After 25 years of local social work, Bob Blankenhagen recently decided to retire.

Blankenhagen, who has worked for Dane County since 1979 in various roles, will leave his post as part of the Joining Forces for Families (JFF) program on Friday. He’s been working out of the DeForest Police Department office for years, making referrals to assist local families and performing early interventions in situations that could eventually involve the court system.

After graduating college with a psychology degree, Blankenhagen began work in Dane County’s juvenile court and detention system.

“I found it intriguing working with youth at the time and had high hopes in making a difference in their lives,” Blankenhagen said.

Several years later, he moved on to work for the county’s human services department, which ultimately led him to his current job. Since 1994, Blankenhagen has worked as a community social worker through the JFF initiative, which aims to address basic and personal needs of families, as well as support efforts to make areas safer and healthier places.

Since 2001, Blankenhagen has been splitting his JFF time between those living in the DeForest and Waunakee school districts. On any given day, Blankenhagen could be interacting with a parent worried about their child’s dependence on drugs or alcohol, or connecting with a senior looking for housing. According to him, there was never a way to know what would come up throughout the day.

“(The JFF program) is almost dictated by the community or neighborhood the office is in,” Blankenhagen said. “We try to keep an open-door policy, so we never really know what issues are going to be brought to us as people walk through the door.”

Although a community social worker like Blankenhagen might not have all the answers for people right away, he said they do their best to be as helpful as possible and connect individuals with additional resources when needed.

Over the years, Blankenhagen has seen an increase in housing instability. He said while the county is attracting new businesses, it leads to a need for more employees, but oftentimes people are unable to find housing nearby.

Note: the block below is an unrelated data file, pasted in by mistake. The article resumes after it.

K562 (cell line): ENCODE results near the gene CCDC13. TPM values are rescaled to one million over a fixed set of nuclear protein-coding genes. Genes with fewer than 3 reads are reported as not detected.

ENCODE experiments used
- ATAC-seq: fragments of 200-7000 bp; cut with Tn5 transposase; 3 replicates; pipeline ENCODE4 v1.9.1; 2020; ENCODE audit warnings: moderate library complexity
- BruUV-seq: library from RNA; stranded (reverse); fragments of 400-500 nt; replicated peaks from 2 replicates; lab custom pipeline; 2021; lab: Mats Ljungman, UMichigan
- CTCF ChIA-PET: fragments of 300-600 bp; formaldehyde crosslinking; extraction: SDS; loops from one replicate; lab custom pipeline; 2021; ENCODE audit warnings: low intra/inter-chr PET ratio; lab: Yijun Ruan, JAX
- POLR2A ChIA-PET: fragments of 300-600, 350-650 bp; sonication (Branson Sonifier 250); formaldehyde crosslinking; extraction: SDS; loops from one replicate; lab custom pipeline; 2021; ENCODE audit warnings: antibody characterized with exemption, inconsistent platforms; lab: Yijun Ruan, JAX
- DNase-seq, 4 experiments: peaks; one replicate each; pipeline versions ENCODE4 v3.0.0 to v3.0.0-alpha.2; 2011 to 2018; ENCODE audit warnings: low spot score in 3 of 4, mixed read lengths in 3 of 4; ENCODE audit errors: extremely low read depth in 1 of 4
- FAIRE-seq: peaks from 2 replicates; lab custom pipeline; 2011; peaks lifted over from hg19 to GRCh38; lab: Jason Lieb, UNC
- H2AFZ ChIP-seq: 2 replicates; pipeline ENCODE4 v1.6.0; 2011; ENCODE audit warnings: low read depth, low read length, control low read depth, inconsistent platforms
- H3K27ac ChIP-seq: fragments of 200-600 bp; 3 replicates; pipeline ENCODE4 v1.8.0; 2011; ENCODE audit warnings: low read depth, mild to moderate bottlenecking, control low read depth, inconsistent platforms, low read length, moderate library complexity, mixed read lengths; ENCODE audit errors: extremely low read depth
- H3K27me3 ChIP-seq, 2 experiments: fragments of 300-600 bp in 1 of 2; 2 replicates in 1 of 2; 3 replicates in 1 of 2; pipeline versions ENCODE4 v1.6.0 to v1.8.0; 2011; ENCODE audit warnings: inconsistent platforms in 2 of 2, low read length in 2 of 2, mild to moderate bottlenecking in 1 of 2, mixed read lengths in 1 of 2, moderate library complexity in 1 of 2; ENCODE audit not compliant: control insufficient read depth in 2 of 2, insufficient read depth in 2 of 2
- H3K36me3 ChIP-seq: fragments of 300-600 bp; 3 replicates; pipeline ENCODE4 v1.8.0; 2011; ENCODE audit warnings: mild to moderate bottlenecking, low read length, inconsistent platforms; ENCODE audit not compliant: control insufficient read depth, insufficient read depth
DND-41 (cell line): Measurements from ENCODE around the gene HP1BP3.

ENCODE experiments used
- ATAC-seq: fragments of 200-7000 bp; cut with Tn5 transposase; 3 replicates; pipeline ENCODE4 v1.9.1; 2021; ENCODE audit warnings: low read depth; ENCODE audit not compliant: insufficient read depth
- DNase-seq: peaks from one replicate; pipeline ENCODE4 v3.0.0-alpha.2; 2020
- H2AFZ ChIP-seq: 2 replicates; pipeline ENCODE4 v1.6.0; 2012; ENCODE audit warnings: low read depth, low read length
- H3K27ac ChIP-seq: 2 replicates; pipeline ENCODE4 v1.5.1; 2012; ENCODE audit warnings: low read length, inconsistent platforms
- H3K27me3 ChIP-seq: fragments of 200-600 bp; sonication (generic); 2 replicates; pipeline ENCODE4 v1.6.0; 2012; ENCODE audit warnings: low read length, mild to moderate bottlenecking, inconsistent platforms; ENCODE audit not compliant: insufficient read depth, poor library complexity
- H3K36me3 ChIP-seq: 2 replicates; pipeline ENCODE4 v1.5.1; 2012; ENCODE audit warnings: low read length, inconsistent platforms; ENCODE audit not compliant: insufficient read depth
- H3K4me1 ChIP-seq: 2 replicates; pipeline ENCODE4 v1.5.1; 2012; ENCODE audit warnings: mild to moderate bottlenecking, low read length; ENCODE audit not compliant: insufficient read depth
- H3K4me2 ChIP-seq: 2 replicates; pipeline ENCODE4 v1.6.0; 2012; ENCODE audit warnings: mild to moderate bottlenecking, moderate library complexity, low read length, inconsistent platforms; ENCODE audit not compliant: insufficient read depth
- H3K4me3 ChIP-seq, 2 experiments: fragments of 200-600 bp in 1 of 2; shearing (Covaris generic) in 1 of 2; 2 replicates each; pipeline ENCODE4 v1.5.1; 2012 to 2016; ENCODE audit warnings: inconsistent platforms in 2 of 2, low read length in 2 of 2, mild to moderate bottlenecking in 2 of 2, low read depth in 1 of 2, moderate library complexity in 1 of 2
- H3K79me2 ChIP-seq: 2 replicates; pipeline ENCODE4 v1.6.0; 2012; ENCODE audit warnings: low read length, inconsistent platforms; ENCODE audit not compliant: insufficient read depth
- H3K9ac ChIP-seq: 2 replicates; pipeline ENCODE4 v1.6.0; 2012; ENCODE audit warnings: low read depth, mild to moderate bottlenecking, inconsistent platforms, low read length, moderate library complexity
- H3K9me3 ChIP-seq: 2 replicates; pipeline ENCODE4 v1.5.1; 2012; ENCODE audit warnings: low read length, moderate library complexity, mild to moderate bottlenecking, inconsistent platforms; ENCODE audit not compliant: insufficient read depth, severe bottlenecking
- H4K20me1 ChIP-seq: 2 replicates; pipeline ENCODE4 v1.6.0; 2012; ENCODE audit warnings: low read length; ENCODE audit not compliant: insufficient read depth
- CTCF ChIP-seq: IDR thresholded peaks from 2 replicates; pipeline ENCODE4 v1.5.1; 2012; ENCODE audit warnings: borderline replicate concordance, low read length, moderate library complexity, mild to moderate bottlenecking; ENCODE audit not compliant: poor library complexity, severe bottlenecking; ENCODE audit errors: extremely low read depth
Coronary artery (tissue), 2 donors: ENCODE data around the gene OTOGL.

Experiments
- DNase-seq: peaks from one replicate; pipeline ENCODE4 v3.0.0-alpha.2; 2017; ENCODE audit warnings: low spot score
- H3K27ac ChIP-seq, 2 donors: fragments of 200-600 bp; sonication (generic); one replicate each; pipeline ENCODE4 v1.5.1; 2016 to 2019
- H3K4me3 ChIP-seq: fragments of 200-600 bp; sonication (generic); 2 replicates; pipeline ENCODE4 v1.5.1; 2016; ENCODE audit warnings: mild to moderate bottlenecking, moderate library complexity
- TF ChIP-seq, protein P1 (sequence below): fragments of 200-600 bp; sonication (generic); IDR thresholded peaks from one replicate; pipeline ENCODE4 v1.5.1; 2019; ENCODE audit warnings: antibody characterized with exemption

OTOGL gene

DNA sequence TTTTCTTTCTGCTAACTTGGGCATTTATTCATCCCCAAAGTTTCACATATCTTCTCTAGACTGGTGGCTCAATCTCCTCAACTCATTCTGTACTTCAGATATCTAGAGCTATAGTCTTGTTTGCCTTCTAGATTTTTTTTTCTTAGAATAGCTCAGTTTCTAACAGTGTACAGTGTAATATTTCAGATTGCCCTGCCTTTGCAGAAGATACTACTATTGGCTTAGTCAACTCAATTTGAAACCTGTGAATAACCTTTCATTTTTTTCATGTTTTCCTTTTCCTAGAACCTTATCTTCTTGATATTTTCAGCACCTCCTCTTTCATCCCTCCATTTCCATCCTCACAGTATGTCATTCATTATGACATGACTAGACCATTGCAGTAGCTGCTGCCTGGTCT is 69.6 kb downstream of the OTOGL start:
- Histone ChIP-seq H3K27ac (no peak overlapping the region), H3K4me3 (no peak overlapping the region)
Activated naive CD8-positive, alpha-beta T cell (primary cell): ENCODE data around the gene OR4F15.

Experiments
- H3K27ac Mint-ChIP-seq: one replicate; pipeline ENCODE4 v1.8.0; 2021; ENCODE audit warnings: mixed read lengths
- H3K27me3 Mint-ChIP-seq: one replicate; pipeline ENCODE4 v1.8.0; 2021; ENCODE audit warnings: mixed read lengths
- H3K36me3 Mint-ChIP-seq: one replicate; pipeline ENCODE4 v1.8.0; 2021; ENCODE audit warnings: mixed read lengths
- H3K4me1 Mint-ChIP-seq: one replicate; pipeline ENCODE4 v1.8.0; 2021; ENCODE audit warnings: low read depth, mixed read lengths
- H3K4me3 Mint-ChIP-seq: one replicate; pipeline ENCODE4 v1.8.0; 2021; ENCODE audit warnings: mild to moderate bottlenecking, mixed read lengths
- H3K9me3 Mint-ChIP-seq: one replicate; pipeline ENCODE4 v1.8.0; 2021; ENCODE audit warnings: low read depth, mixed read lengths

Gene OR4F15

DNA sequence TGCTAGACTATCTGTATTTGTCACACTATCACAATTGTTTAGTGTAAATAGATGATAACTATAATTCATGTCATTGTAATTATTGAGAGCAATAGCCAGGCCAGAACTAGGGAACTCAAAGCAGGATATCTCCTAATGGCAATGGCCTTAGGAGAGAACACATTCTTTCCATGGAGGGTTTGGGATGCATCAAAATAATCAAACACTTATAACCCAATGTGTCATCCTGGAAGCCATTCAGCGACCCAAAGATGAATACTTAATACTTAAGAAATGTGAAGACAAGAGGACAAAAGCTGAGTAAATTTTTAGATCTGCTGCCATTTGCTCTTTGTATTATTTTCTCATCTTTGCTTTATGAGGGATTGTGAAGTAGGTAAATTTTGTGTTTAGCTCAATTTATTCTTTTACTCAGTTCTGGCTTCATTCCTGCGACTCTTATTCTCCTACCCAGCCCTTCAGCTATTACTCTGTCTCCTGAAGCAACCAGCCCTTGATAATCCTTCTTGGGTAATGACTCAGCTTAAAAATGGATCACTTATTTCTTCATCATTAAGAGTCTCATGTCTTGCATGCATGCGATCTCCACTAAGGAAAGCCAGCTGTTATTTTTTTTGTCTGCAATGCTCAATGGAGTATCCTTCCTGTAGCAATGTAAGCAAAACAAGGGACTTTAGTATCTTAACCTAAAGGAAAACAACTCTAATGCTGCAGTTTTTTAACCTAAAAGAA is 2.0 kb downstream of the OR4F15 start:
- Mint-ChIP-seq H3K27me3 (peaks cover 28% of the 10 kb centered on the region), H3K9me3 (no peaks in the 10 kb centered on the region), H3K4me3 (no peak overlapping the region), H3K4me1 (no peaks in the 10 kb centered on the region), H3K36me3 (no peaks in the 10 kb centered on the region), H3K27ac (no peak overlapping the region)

“DeForest is just a microcosm of the overall housing problem,” Blankenhagen said, explaining he thinks it’s an issue across southern Wisconsin.

Over the course of his time spent in DeForest, Blankenhagen also got involved with the DeForest Area Needs Network (DANN), which began after a proposal by local clergy.

“They noticed that families were in need of financial assistance to help them over what I call a ‘financial speedbump,’” Blankenhagen said. “I became involved with representatives with a lot of the churches in the area to develop a way to work on that issue.”

DANN, a 501(c)(3) non-profit, aims to help residents with financial issues, assisting them with funds for things like rent, utilities, car repairs and medication co-pays through community donations. The organization has been around for 22 years and is just shy of having received $750,000 in donations in that time, according to Blankenhagen.

The group also partners with the DeForest Area School District and local churches, businesses and organizations on a holiday giving program each year. According to Blankenhagen, the effort provided gifts to about 130 families this past holiday season.

“DeForest isn’t a large town, but I’ve found it phenomenal over the years of how giving the community is and how supportive they are,” Blankenhagen said. “We always talk about neighbors helping neighbors and they do a tremendous job in this community doing that.”

After his last day on Jan. 10, Blankenhagen plans to travel with his wife, spend more time with his grandchildren and help out his parents and mother-in-law during retirement. While a successor for Blankenhagen has not yet been named, he anticipates the next individual in the area’s community social worker role will take over his duties with DANN.

Blankenhagen expressed his gratitude for the community’s support and responsiveness over the years. He also extended his thanks to the village of DeForest and its police department for giving him an office in the public safety building, as well as to the DeForest Area Public Library’s staff, who never turned him away when he needed space for a program.

“It’s a little sad to go, but at the same time, I’m thrilled at the new possibilities,” Blankenhagen said. “After you work for such a long time, you wonder how you’re going to fill up the time, but there’s a lot of things to do out there.”

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